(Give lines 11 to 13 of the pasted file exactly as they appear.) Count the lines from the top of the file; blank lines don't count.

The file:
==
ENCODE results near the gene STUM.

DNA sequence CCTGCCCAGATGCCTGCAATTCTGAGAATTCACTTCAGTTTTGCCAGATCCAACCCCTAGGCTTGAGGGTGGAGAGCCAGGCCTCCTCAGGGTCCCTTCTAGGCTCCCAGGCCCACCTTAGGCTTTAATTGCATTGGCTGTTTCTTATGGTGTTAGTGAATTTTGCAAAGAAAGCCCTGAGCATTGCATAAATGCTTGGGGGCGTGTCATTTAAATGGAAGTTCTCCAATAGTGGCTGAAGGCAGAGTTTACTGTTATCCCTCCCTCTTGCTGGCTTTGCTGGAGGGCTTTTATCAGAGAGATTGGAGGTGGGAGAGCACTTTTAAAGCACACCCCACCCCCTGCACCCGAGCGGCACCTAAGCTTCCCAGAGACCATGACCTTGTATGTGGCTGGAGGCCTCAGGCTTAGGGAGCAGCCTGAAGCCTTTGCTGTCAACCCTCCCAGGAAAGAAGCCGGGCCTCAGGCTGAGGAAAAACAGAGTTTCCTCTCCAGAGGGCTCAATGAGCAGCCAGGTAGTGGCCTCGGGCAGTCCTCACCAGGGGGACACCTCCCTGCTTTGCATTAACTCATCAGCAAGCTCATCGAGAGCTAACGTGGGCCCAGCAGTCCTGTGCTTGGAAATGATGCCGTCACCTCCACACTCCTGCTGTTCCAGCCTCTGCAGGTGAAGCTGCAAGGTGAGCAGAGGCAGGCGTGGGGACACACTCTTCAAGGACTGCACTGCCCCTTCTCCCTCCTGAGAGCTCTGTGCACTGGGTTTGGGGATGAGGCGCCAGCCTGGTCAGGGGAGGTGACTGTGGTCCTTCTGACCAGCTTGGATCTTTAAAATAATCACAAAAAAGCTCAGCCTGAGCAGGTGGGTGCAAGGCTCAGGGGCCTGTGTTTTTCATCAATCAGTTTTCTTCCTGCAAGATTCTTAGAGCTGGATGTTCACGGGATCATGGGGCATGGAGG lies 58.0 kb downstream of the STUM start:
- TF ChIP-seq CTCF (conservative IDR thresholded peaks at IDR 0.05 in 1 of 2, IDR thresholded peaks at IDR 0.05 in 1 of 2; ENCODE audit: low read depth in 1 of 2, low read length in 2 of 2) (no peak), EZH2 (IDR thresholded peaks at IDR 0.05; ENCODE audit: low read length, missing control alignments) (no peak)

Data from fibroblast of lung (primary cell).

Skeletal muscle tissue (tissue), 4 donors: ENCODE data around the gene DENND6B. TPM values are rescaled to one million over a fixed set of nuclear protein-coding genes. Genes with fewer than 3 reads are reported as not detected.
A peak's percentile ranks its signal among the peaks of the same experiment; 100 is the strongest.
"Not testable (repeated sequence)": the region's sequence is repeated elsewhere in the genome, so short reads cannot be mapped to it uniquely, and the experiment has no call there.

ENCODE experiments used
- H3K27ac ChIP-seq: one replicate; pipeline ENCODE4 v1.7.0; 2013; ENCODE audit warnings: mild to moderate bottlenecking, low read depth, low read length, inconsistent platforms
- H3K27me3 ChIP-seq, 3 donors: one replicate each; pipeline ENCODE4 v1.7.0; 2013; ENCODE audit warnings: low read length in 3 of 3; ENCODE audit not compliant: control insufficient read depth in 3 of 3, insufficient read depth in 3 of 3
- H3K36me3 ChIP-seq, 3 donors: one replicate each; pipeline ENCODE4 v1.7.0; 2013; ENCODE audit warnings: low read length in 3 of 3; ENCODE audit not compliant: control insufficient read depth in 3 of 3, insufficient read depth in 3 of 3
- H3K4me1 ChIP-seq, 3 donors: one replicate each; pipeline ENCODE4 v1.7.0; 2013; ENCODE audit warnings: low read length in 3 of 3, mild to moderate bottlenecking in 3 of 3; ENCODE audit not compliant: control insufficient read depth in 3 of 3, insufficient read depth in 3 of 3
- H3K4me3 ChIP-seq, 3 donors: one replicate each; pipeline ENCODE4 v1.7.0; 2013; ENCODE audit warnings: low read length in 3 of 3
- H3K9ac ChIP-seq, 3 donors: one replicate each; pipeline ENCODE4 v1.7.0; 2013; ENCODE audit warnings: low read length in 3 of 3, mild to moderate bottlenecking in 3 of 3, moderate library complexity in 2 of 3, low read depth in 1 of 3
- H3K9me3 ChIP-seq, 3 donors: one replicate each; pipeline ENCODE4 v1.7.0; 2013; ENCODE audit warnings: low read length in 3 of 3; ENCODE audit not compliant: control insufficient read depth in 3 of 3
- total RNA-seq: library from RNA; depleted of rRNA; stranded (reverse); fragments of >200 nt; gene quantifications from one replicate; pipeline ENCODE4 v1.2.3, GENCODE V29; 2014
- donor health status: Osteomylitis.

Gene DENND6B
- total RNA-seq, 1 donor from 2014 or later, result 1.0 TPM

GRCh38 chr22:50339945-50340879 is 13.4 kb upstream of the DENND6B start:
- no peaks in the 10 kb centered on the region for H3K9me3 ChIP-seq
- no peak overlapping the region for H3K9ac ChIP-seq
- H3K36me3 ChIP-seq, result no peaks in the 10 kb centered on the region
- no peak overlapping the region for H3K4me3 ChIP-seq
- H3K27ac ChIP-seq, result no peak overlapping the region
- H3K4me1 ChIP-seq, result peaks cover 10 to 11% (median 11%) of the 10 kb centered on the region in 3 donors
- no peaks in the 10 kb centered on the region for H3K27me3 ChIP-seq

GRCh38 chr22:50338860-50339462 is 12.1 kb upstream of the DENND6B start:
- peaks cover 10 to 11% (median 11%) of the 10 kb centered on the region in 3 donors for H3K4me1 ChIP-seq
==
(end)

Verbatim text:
- H3K36me3 ChIP-seq, 3 donors: one replicate each; pipeline ENCODE4 v1.7.0; 2013; ENCODE audit warnings: low read length in 3 of 3; ENCODE audit not compliant: control insufficient read depth in 3 of 3, insufficient read depth in 3 of 3
- H3K4me1 ChIP-seq, 3 donors: one replicate each; pipeline ENCODE4 v1.7.0; 2013; ENCODE audit warnings: low read length in 3 of 3, mild to moderate bottlenecking in 3 of 3; ENCODE audit not compliant: control insufficient read depth in 3 of 3, insufficient read depth in 3 of 3
- H3K4me3 ChIP-seq, 3 donors: one replicate each; pipeline ENCODE4 v1.7.0; 2013; ENCODE audit warnings: low read length in 3 of 3